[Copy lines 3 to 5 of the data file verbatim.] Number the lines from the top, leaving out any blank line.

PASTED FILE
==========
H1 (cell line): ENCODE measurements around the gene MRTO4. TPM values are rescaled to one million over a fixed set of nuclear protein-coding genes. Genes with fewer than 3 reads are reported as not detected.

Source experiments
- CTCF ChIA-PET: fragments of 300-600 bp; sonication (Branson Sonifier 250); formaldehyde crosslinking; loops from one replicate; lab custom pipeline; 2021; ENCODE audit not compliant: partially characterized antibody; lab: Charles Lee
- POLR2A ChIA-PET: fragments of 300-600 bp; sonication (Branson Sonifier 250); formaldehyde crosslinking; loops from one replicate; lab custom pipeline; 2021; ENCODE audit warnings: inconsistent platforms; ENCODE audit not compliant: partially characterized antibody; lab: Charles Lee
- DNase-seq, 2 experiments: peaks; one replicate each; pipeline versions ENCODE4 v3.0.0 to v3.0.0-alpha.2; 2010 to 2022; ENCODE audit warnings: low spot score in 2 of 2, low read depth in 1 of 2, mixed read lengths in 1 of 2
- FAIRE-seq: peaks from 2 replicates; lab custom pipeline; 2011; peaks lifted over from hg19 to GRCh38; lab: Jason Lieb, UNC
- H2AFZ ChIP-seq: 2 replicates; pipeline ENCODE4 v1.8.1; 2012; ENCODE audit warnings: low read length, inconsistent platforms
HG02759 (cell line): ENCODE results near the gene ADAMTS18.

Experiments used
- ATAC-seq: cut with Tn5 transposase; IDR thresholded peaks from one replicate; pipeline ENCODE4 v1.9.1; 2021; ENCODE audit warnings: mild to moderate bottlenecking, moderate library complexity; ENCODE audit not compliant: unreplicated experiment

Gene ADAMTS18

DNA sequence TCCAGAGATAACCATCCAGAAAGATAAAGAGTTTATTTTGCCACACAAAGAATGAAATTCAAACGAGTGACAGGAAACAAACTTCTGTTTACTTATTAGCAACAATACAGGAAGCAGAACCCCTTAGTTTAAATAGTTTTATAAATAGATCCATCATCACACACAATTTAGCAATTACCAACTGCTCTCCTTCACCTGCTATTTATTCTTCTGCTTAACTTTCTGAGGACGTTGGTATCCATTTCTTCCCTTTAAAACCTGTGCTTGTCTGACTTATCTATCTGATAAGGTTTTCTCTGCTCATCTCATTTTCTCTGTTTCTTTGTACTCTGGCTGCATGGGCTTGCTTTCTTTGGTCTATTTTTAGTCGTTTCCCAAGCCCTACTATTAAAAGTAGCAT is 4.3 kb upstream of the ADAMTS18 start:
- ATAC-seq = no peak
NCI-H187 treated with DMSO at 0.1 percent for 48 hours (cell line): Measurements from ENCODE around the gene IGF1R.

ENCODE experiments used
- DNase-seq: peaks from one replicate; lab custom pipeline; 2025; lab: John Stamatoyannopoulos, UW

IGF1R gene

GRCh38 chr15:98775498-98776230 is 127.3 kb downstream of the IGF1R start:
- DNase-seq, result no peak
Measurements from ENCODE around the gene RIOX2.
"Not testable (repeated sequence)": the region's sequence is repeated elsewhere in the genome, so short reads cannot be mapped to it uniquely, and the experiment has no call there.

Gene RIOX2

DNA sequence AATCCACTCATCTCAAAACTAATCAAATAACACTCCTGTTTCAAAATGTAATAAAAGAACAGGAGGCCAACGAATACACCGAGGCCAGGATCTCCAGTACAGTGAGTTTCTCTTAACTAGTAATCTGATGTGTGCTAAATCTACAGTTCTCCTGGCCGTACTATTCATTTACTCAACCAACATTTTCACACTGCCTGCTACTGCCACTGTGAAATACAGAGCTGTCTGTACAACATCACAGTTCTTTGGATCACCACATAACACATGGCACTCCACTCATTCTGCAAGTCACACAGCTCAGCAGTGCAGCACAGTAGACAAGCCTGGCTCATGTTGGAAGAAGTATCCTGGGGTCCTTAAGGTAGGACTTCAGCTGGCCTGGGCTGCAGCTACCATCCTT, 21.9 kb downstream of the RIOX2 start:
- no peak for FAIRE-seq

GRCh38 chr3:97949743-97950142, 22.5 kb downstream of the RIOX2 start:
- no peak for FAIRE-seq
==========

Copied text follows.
- CTCF ChIA-PET: fragments of 300-600 bp; sonication (Branson Sonifier 250); formaldehyde crosslinking; loops from one replicate; lab custom pipeline; 2021; ENCODE audit not compliant: partially characterized antibody; lab: Charles Lee
- POLR2A ChIA-PET: fragments of 300-600 bp; sonication (Branson Sonifier 250); formaldehyde crosslinking; loops from one replicate; lab custom pipeline; 2021; ENCODE audit warnings: inconsistent platforms; ENCODE audit not compliant: partially characterized antibody; lab: Charles Lee
- DNase-seq, 2 experiments: peaks; one replicate each; pipeline versions ENCODE4 v3.0.0 to v3.0.0-alpha.2; 2010 to 2022; ENCODE audit warnings: low spot score in 2 of 2, low read depth in 1 of 2, mixed read lengths in 1 of 2